Is a preschooler too young for tough love? Honestly I’m not sure BUT I do use my own version of tough love on my son, and so far, so good. He is a smart little thing and in my (biased mom) opinion, he understands much more than I expected of a child his age. An old soul, I think. But at the end of the day he is still a “baby” – everything is still so new to him and I figure it’s up to me to teach him that actually, sorry to say, the world doesn’t revolve around him.
I like all the “New Year, New Me” things! There, I said it, I actually do. Judging by my social media feed, however, I am in the minority when it comes to this, as most people seem to find resolutions really annoying and could not roll their eyes any further if they physically tried. I like it though and here is why:This year my resolution is to be kinder to myself – that was actually the topic of one of my previous columns (check the archives). This year I want to give myself some down time.
Try these alternative ideas for gifts this Christmas suggests crafty Just Ella Bella blogger Eleanor Douglas-MeyersGifting is a big part of Christmas, regardless of your views on the holiday; you know gifts form part of the whole thing. But let’s face it the current economic situation (well mine anyway) makes the Oprah style of giving “you’re all getting one” a little difficult. But you still want to share some cheer, right.
Muck Rack makes it simple to find people, tweets, or articles that mention any name, keyword, company, hashtag etc. We've compiled this guide to help you make the most of your search.
Selecting a term
Start searching tweets, articles from media outlets, articles mentioned in tweets, journalists'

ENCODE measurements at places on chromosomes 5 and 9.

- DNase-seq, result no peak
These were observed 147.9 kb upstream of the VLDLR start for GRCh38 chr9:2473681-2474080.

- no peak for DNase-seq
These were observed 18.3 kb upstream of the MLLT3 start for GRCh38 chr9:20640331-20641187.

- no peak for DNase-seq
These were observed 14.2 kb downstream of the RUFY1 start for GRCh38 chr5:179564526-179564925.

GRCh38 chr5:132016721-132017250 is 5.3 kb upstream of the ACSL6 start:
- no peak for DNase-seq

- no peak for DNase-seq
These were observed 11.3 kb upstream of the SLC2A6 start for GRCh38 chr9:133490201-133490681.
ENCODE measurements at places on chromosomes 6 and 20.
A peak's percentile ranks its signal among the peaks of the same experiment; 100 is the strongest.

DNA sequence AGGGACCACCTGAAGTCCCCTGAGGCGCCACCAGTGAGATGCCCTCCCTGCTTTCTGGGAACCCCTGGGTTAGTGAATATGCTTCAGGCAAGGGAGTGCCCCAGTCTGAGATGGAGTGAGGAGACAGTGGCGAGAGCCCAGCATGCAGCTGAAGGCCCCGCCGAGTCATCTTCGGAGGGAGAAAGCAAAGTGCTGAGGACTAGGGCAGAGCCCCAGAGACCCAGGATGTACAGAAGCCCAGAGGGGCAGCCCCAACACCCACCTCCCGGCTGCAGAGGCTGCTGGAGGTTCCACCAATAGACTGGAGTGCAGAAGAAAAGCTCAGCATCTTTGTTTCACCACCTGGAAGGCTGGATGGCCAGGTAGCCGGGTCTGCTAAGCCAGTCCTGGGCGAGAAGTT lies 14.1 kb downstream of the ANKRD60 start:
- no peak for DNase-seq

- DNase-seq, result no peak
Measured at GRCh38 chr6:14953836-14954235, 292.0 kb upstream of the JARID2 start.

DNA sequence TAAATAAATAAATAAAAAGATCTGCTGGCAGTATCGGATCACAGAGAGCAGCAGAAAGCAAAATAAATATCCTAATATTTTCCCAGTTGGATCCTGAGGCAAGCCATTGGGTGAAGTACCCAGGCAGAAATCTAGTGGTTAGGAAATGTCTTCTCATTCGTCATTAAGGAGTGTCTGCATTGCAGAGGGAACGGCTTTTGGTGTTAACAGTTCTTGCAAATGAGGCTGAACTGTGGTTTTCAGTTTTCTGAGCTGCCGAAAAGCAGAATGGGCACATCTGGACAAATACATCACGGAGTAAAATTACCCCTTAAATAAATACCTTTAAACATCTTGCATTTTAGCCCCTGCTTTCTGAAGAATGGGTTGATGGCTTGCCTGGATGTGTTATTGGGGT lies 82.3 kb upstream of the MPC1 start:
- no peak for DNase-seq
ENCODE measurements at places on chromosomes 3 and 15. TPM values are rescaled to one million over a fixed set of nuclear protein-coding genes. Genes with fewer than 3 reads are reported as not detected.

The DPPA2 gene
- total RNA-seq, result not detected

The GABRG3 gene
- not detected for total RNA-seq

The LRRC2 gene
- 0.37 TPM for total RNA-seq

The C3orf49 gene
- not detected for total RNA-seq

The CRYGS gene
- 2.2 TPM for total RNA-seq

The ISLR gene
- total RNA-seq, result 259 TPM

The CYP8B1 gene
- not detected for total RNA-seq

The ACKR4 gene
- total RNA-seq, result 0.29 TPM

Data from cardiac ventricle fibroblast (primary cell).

names, titles and bios with some suggested searches:
Companies or Topics (e.g. iPhone, Microsoft)
Phrases (e.g. "cloud computing") — use quotes to keep the terms together
Twitter handles (e.g. @username) — returns those who have mentioned or replied to
Names (e.g. "David Pogue")
Hashtags (e.g. #sxsw, #london2012)
Bio details (e.g. vegan, Olympics, father)
Muck Rack's Advanced Search allows for many boolean operators.
Find results that mention multiple specified terms, use AND or
+. For example, ensure each result contains both Elon Musk and Mark Zuckerberg by
searching Musk AND Zuckerberg or Musk + Zuckerberg.
Use the operators OR or , to broaden your search when you'd like either of
multiple terms to appear in results. (This is the default behavior of our search when no operators
are used). For example, results will contain either cake or cookie by searching cake OR cookie or cake,cookie
Use NOT or - to subtract results from your search. For
example, searching Disney will yield results about the Walt Disney Company as well as Walt Disney
World Resort. To exclude mentions of Disney World, search for Disney -World or Disney
When using one of these operators with a phrase, enclose it in quotation marks. For example, you can
find results about smartphones excluding Apple's iPhone 4S by searching smartphone -"iPhone
Exact case matching or punctuation
If you're searching for a brand name or keyword that relies on specific punctuation marks or capitalization, you can
find results that match your exact query by adding matchcase: before the keyword you're searching for, like matchcase:E*TRADE .
Use parentheses to separate multiple
boolean phrases. For example, to find journalists talking about having fun in Disney World or
Disneyland, search for ("disney world" OR disneyland) AND fun.
An asterisk can be used to search for any variation of a root word truncated by the asterisk. For example, searching for admin* will return results for administrator, administration, administer, administered, etc.
A near operator is an AND operator where you can control the distance between the words. You can vary the distance the near operation uses by adding a forward slash and number (between 0-99) such as strawberries NEAR/10 "whipped cream", which means the strawberries must exist within 10 words of "whipped cream".